Mission-al?

It’s confession time.  At Granada we’ve taken pride for years in the number of missionaries we support.  Our missionaries are devoted women and men serving in places as far flung as southeast Asia, Latin America, and also right here in Miami.  Some serve at the risk of their lives planting churches, translating scripture into new languages, or providing desperately needed medical care. We also send teams from our church to serve short-term in places like Cuba, Peru, the Bahamas, and Haiti.

Now these are wonderful things to do, but if this is what we think of when we think of missions, we’ve missed the point.  Missions is not something a few people do for Jesus out there; it is something every Christian is called to be part of wherever they are.  The problem is that we can feel pretty good about the money we give and the trips we take but miss the calling that Jesus has given his followers.

Lesslie Newbigin

Lesslie Newbigin discovered this truth a few decades ago.  Before WWII, a British congregation sent him as a missionary to India. This was the way his church did missions—sending people to share the gospel somewhere else.  When he arrived in India, he was astounded by the needs of his new community.  People were living in need and had not heard the gospel.  He realized that the church in India didn’t do missions.  It was a mission.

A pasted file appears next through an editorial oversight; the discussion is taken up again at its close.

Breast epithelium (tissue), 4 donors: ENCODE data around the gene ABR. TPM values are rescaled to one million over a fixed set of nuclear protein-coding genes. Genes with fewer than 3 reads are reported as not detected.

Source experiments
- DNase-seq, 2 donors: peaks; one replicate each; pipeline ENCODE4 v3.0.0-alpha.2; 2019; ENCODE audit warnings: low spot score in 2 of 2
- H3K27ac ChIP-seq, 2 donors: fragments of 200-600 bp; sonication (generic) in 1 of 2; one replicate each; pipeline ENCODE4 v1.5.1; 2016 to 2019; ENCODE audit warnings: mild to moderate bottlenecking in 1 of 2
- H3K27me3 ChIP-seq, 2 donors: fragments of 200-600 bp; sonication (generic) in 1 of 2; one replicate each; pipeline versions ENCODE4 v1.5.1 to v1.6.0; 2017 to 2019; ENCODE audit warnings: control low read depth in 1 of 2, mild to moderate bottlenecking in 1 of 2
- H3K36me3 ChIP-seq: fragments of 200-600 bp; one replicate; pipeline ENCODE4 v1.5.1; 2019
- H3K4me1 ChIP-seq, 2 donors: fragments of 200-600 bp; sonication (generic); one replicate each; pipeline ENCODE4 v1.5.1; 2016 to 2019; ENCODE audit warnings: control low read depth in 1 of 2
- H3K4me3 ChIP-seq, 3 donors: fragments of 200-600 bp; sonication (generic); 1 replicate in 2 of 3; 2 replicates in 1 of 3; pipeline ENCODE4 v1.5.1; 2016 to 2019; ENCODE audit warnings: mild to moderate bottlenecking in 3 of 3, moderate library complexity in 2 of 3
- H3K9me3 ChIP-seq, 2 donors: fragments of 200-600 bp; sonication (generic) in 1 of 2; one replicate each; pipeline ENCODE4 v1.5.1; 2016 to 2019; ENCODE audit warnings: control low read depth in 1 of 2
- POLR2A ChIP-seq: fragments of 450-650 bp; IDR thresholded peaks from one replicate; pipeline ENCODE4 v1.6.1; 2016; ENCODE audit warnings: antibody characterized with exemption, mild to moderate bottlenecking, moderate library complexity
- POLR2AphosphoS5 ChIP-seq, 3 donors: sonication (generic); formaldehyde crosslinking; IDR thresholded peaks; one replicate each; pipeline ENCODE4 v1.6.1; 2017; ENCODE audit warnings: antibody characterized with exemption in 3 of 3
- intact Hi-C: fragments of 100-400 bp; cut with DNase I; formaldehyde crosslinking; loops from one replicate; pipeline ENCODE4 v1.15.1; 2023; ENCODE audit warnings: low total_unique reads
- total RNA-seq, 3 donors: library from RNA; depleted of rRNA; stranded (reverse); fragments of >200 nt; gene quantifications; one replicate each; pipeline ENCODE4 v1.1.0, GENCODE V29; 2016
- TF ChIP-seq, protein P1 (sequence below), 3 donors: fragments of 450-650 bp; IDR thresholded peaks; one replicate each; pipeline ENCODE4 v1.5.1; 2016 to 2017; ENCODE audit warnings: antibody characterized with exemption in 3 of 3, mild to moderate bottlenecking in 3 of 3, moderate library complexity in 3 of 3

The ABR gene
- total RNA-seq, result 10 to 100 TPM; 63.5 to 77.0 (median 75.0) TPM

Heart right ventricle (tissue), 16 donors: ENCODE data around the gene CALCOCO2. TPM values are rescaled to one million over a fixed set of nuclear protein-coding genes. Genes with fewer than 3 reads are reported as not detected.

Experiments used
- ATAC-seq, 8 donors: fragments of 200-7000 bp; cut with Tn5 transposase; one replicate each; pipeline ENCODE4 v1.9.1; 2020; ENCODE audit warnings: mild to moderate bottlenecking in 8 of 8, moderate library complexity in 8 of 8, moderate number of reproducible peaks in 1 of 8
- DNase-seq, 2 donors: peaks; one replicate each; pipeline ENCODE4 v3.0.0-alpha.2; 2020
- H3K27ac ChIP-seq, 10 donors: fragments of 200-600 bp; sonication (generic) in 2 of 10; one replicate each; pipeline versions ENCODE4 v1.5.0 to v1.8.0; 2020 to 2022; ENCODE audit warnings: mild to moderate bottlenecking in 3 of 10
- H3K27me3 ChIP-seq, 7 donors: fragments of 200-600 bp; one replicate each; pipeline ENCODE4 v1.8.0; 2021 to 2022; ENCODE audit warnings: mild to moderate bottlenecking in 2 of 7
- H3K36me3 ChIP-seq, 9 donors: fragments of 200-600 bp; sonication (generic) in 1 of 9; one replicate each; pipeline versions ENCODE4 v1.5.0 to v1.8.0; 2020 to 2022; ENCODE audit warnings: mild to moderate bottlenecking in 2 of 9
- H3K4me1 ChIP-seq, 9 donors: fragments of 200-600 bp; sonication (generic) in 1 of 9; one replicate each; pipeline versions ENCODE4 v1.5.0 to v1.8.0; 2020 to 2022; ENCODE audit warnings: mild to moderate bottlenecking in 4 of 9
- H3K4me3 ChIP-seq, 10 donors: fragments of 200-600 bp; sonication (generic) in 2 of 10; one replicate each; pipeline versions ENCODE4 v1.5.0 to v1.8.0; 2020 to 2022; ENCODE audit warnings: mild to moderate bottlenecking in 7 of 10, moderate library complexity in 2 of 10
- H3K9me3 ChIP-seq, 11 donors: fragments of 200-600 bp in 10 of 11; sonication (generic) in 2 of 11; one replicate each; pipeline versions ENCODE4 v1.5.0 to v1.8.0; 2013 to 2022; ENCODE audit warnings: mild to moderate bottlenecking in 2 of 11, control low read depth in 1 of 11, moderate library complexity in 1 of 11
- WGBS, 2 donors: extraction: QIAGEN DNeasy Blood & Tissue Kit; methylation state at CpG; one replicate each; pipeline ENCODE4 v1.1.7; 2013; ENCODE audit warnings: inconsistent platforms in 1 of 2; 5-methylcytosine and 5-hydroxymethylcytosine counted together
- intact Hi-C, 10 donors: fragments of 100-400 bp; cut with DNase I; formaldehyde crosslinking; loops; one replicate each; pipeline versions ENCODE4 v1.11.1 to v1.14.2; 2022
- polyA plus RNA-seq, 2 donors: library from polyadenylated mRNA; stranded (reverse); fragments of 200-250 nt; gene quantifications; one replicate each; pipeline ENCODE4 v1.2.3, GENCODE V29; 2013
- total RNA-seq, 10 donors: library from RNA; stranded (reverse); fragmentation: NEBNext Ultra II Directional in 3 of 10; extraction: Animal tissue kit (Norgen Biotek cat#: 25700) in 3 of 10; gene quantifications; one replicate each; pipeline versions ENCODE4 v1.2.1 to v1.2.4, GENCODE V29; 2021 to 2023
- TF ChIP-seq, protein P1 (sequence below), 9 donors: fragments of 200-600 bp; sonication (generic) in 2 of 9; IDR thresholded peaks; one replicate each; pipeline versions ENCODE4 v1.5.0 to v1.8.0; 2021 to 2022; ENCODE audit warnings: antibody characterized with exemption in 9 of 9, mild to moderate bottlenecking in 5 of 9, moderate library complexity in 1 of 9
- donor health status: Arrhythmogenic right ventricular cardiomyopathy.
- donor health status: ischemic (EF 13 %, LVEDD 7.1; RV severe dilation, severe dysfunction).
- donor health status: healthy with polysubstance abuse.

Many years later when he returned home to Britain, Newbigin realized that the community where his home church was had changed.  There were few Christians and the needs were overwhelming.  It felt much like the neighborhood when he first arrived in India. But to his surprise, he found that his church was doing missions the way they always had—as something done out there.  It was then Newbigin realized that every church had to become a mission, to be missional, as he explained it.

Over the years while Granada has supported missionaries “out there,” Miami has become one of the most significant and exciting mission fields in the world.  Of course, this calls for a radical change in our thinking.  What God has been showing us is that we are not to be a church that does missions, but we are called to be a mission.

The implications of seeing this are extensive. First, it means that you are a missionary.  Jesus gave this role to everyone who follows him, not just a few who go “out there” to serve.  Second, it means the mission field is right here, where you live and work and go to school.  We are surrounded by a vast sea of needs and broken people hungry for grace and in need of the love of Jesus.  Third, it means that whatever we do here at Granada and also in our individual lives is meant by Jesus to be part of his mission to bring grace to the world.

Okay.  That’s academic; I promised confession.  Here’s the confession.  I think I like the missions-as-something-we-do-out-there concept because it gets me off the hook.  Somebody else does that, not me.  Here’s where Jesus challenges me.  When I come to him, I find that he goes deeper.  He wants me to belong to him, for my life to be his.  So missions isn’t something others do.  It’s not even something I do.  It is about who I am.  I am his.  This is why all followers of Jesus become disciples and why all disciples share the mission.

2 responses to this post.

  1. Great post Worth.

    Reply

  2. Posted by Sandy on February 1, 2018 at 5:06 pm

    Awesome. I so need to live like this.

    Reply

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